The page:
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Row At BBC As Bosses Blur Out Kenyan Interviewee Glamour Pam’s Cleavage

bbc, glamour pam
GLAMOUR PAM. | COURTESY

glamour pam, bbc

BBC bosses decided to blur out a Kenyan interviewee’s cleavage due to the “sensitivity of thresholds” with some of their partner stations.

BBC aired their documentary titled Fake Me: Living For The Likes and their interviewee for this particular show was Glamour Pam, an interior designer, makeup artist and social media star, but with her cleavage blurred out.

An email justifying the action taken read: “The decision to deal with Pam’s cleavage was made at senior editorial level at BBC Africa.”

The She Word program, BBC editorial team further explained, was edited because of concerns about adverse reaction in some of the more conservative African countries where it was shown.

“The decision was made because of sensitivity thresholds with one of the partners for our She Word programme,” the producer is quoted by The Guardian.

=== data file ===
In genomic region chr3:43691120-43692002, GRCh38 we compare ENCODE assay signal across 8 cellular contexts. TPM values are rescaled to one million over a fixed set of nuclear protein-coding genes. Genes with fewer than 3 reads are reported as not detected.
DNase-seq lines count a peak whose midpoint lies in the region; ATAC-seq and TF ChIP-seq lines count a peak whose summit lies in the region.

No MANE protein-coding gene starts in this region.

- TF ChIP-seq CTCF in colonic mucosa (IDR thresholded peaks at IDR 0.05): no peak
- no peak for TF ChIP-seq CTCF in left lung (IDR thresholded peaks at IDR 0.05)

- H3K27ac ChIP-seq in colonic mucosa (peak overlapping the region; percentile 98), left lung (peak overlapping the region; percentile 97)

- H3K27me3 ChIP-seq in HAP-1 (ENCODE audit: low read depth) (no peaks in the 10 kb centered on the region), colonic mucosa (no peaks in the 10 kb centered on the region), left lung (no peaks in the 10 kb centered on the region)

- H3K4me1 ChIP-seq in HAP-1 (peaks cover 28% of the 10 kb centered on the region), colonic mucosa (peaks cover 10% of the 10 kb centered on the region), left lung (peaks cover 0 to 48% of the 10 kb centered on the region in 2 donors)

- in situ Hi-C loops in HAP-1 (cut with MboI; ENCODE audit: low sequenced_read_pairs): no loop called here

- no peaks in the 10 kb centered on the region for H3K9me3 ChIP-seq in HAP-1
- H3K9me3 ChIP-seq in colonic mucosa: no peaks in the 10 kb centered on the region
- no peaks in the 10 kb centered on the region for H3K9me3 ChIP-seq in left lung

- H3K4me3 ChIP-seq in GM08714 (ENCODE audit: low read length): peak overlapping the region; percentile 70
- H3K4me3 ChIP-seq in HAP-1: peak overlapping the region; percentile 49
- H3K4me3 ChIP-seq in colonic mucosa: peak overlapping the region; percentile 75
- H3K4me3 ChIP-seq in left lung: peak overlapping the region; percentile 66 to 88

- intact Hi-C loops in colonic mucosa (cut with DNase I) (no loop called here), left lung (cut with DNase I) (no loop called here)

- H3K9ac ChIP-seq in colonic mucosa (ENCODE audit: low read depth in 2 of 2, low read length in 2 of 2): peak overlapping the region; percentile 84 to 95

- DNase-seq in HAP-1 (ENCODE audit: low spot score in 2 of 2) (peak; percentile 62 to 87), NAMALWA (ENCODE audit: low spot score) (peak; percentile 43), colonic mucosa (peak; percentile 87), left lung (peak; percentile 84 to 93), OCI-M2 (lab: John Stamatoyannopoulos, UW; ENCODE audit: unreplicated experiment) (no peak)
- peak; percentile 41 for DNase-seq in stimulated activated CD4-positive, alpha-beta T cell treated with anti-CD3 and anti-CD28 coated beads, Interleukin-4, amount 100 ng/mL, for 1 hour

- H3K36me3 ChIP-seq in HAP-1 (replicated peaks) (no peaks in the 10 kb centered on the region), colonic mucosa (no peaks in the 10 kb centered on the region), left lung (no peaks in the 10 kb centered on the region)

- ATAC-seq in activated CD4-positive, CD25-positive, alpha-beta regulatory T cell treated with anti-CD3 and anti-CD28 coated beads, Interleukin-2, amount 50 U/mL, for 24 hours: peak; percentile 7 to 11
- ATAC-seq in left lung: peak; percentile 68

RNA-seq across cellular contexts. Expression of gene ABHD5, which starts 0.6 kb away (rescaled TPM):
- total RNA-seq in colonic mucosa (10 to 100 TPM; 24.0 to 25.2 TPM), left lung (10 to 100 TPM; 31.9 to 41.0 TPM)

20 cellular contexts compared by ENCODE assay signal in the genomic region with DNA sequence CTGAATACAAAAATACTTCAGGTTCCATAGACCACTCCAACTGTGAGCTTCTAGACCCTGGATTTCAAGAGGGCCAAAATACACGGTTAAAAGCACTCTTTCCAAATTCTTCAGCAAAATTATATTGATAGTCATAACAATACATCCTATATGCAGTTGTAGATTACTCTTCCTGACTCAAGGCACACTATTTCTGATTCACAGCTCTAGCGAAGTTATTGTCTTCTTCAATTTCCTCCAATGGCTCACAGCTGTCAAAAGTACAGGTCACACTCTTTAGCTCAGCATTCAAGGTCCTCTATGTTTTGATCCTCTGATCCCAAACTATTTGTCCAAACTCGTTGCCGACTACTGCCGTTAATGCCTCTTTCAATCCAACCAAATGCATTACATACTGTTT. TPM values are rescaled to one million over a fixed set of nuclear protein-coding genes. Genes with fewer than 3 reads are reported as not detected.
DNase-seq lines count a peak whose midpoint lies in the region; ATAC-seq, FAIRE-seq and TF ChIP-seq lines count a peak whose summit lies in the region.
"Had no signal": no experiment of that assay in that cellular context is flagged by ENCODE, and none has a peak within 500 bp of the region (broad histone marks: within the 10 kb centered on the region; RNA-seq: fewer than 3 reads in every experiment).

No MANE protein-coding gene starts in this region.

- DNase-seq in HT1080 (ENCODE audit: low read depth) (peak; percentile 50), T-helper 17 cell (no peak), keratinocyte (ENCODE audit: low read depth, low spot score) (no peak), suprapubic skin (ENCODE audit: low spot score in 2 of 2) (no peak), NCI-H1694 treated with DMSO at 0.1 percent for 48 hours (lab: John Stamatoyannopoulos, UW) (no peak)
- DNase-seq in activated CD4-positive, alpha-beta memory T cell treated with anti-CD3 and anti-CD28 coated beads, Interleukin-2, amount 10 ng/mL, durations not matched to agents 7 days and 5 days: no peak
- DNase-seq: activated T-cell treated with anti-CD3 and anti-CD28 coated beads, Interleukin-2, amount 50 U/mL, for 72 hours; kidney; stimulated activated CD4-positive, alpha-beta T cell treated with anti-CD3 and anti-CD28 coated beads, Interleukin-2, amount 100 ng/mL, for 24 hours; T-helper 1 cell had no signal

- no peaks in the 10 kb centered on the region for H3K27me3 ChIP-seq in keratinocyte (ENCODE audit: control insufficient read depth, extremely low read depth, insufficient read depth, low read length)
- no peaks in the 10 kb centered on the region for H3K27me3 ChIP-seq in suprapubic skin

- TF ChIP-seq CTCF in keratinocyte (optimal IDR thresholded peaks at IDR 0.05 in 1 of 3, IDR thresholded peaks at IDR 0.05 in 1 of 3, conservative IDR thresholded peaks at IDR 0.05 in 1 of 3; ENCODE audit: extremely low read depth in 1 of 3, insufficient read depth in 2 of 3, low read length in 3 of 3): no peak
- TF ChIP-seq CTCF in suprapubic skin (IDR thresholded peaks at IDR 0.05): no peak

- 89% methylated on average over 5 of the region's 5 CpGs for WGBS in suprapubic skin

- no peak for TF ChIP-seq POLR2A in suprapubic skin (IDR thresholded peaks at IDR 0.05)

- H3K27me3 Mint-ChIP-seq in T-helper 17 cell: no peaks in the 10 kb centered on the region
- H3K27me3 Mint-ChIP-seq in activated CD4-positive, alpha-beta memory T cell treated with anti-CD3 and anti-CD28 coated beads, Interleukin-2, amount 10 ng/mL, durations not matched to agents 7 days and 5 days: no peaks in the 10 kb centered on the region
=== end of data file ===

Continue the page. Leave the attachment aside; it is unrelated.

According to The Guardian, the producer of the show told concerned colleagues that during filming it was decided that they “zoom in so we didn’t see her cleavage”.

The blurring out came to play, however because “in some shots, particularly the wide shots, we were unable to do this and so had to blur”.

The producer also explained that “there is no unblurred version” of the documentary available. An uncensored version can be made available if the program is re-edited, they said, if BBC staffers are worried about being accused of censorship.

Read: BBC’s Ciru Muriuki Undergoes Endometriosis Surgery

A BBC spokesperson also brought into light the watershed issue, indicating that the documentary was aired in African markets that observe watershed rules.

“#thesheword is broadcast via a number of BBC partner stations in Africa which are subject to watershed rules similar to the UK’s. As the majority of our partner stations show the programme pre-watershed, we ensured the film was suitable for broadcast in those markets,” the spokesperson said.

In Kenya, the watershed period starts at 5am to 10pm. During this period, broadcast content on free-to-air radio and TV should be suitable for family viewing.

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Eva Nyambura

Written by Eva Nyambura

Content creator at Kahawatungu.com | Passionate about telling the untold story. Lover of life, music and technology. Simplicity is KEY

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